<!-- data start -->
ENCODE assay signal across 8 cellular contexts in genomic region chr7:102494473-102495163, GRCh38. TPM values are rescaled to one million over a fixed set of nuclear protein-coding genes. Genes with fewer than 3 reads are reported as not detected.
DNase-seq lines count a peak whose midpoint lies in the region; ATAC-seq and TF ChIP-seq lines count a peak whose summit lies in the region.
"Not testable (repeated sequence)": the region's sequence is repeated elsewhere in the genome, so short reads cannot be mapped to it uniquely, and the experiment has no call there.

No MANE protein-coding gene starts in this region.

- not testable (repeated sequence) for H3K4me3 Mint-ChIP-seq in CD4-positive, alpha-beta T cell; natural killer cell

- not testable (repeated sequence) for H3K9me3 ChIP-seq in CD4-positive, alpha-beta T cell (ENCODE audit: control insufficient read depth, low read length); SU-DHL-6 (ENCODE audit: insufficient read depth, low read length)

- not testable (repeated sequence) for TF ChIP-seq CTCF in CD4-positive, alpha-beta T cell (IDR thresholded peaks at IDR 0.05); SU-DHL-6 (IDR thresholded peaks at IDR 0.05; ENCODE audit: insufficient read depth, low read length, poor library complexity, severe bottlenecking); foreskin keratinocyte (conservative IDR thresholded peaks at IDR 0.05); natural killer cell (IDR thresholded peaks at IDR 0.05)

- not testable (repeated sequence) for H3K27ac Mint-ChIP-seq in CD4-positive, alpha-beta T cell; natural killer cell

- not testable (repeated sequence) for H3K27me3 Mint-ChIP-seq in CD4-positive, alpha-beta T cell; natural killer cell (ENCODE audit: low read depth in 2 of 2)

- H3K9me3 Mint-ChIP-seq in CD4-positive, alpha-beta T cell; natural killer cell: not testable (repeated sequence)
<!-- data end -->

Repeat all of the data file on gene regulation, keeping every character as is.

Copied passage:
ENCODE assay signal across 8 cellular contexts in genomic region chr7:102494473-102495163, GRCh38. TPM values are rescaled to one million over a fixed set of nuclear protein-coding genes. Genes with fewer than 3 reads are reported as not detected.
DNase-seq lines count a peak whose midpoint lies in the region; ATAC-seq and TF ChIP-seq lines count a peak whose summit lies in the region.
"Not testable (repeated sequence)": the region's sequence is repeated elsewhere in the genome, so short reads cannot be mapped to it uniquely, and the experiment has no call there.

No MANE protein-coding gene starts in this region.

- not testable (repeated sequence) for H3K4me3 Mint-ChIP-seq in CD4-positive, alpha-beta T cell; natural killer cell

- not testable (repeated sequence) for H3K9me3 ChIP-seq in CD4-positive, alpha-beta T cell (ENCODE audit: control insufficient read depth, low read length); SU-DHL-6 (ENCODE audit: insufficient read depth, low read length)

- not testable (repeated sequence) for TF ChIP-seq CTCF in CD4-positive, alpha-beta T cell (IDR thresholded peaks at IDR 0.05); SU-DHL-6 (IDR thresholded peaks at IDR 0.05; ENCODE audit: insufficient read depth, low read length, poor library complexity, severe bottlenecking); foreskin keratinocyte (conservative IDR thresholded peaks at IDR 0.05); natural killer cell (IDR thresholded peaks at IDR 0.05)

- not testable (repeated sequence) for H3K27ac Mint-ChIP-seq in CD4-positive, alpha-beta T cell; natural killer cell

- not testable (repeated sequence) for H3K27me3 Mint-ChIP-seq in CD4-positive, alpha-beta T cell; natural killer cell (ENCODE audit: low read depth in 2 of 2)

- H3K9me3 Mint-ChIP-seq in CD4-positive, alpha-beta T cell; natural killer cell: not testable (repeated sequence)